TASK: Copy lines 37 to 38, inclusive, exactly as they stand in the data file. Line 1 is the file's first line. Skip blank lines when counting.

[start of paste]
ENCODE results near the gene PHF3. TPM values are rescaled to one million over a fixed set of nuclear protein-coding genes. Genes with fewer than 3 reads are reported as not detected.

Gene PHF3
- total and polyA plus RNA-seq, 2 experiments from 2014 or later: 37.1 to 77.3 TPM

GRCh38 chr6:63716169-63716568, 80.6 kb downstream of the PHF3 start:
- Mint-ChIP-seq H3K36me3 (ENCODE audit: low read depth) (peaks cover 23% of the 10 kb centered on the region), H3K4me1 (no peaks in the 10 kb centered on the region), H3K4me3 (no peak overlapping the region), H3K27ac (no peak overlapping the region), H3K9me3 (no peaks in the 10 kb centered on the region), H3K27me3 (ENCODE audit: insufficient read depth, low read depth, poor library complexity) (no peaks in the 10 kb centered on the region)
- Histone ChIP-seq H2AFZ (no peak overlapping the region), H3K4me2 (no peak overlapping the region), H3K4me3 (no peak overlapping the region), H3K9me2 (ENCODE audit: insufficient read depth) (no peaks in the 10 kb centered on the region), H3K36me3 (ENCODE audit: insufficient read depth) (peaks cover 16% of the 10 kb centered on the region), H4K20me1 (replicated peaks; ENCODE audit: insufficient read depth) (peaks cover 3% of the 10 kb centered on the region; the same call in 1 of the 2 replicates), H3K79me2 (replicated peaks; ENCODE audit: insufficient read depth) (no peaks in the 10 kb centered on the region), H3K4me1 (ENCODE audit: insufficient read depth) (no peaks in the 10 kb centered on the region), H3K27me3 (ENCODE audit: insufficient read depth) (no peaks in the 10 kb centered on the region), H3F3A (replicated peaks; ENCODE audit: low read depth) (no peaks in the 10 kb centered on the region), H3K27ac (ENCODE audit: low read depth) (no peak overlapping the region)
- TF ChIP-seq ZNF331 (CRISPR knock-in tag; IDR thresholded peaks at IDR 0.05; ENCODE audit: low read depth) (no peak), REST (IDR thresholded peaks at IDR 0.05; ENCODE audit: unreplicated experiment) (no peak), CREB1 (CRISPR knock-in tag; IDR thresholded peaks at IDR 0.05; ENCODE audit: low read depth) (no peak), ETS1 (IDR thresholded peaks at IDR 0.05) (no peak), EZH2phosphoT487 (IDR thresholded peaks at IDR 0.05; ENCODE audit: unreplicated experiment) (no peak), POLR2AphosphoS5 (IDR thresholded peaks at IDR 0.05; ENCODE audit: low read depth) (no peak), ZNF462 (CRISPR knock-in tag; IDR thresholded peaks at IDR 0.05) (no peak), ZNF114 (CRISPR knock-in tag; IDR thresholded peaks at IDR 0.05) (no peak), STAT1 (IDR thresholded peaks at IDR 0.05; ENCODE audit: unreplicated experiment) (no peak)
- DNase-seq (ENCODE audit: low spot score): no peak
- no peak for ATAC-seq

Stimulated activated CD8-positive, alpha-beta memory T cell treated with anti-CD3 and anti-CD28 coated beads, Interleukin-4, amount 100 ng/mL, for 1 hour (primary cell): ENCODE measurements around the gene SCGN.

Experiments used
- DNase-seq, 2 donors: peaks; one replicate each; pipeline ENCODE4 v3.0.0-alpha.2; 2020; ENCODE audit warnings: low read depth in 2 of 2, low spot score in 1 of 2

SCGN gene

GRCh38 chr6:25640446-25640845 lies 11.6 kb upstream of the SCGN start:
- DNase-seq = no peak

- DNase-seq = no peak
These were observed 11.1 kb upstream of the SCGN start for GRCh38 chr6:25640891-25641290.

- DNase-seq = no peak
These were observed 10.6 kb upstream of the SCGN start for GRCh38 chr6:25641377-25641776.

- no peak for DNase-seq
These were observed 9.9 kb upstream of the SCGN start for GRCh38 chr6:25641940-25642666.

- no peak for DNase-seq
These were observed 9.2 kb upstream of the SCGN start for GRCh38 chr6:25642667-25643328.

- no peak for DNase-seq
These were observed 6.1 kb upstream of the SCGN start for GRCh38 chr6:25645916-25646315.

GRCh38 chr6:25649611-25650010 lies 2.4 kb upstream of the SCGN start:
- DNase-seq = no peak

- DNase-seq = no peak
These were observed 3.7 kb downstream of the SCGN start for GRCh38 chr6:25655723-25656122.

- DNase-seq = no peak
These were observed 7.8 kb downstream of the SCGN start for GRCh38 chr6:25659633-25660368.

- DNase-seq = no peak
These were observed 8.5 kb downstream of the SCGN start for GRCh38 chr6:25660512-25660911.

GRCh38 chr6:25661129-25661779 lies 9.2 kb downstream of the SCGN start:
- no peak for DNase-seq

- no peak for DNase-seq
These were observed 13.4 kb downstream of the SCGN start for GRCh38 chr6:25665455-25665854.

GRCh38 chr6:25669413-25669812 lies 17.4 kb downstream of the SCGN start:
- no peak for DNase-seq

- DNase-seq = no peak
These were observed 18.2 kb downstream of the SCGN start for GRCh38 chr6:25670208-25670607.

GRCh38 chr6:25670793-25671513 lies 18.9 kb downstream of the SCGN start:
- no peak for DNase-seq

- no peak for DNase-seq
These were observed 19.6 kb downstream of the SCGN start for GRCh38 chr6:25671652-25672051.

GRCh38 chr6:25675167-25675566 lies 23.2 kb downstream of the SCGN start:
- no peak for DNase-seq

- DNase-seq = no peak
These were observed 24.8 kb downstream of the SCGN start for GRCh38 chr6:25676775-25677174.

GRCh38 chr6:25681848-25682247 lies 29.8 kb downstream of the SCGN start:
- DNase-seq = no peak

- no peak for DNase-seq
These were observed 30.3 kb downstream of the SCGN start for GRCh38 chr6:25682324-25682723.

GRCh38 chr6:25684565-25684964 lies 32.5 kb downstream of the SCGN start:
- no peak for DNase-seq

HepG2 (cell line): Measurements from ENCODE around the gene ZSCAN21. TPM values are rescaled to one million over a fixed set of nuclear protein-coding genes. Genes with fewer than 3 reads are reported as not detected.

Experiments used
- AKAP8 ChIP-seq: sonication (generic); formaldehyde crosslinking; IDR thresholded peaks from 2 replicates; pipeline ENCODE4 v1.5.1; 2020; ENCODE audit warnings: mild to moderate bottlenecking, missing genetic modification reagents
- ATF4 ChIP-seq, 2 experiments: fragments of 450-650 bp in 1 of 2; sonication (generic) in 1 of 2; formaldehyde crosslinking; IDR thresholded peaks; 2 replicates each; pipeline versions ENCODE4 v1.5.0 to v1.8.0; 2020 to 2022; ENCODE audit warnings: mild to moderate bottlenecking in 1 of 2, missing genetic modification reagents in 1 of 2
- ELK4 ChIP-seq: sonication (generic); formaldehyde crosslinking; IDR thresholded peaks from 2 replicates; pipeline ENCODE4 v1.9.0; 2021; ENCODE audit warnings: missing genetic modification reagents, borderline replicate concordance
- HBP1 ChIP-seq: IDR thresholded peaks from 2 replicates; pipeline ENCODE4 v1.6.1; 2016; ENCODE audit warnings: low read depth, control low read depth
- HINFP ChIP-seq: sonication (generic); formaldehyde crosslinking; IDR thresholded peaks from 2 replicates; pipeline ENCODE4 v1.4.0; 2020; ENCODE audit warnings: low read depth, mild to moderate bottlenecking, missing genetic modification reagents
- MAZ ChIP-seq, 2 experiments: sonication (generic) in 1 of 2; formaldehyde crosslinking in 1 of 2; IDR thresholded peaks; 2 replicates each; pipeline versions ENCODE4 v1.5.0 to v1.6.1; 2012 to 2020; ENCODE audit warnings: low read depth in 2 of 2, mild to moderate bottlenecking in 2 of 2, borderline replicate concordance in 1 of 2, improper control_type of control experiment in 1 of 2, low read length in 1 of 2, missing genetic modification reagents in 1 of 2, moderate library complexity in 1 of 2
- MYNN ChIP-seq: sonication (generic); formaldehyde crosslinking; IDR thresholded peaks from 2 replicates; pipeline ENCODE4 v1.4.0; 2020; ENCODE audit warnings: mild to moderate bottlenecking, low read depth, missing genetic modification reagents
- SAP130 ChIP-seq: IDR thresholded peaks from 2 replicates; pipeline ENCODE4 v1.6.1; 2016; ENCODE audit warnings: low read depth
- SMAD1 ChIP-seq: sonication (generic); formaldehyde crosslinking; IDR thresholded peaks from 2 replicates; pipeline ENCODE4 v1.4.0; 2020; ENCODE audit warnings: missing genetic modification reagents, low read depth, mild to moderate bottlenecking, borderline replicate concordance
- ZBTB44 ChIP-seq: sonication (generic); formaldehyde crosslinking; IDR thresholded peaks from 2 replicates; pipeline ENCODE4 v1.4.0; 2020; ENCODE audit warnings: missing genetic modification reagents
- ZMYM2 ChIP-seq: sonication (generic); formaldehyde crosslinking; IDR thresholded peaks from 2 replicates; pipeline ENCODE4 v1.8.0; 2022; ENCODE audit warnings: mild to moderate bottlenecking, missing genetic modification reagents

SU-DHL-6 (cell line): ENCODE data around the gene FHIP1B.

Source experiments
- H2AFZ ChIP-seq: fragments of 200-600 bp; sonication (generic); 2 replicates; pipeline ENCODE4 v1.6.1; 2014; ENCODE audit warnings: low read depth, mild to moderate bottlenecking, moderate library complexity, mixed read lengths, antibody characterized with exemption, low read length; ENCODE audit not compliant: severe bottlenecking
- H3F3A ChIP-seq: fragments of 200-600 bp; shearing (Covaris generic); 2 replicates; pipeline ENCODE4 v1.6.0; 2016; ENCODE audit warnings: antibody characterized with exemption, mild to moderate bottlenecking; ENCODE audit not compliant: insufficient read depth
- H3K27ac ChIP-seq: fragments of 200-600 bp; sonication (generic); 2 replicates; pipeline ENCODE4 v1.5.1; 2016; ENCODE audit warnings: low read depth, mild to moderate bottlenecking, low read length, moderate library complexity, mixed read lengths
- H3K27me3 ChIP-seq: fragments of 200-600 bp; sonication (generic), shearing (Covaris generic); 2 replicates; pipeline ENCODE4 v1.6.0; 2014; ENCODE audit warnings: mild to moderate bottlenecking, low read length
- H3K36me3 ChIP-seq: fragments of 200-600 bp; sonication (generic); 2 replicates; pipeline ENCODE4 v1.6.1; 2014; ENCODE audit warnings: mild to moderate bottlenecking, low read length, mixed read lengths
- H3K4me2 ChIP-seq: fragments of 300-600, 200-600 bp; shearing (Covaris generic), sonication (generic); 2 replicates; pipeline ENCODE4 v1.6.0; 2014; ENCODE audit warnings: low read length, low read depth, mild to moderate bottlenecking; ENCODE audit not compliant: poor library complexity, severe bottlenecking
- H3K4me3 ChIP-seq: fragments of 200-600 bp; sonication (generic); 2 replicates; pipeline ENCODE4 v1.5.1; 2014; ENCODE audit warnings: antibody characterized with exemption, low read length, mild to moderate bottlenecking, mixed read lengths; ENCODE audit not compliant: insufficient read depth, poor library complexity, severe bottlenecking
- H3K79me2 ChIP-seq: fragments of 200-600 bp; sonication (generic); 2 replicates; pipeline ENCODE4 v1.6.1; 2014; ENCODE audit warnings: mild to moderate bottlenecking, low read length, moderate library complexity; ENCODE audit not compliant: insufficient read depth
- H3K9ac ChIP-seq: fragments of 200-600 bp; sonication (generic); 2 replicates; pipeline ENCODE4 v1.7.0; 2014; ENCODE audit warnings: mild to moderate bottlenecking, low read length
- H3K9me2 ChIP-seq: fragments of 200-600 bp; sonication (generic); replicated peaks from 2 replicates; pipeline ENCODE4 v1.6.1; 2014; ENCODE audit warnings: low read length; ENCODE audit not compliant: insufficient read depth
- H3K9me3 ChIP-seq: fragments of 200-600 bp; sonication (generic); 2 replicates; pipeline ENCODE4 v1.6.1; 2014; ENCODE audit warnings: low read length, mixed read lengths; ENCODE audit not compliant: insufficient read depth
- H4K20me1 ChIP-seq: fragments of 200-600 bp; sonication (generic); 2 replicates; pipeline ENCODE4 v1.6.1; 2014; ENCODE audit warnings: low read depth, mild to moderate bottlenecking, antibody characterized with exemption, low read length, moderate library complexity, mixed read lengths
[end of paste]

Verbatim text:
These were observed 13.4 kb downstream of the SCGN start for GRCh38 chr6:25665455-25665854.

GRCh38 chr6:25669413-25669812 lies 17.4 kb downstream of the SCGN start: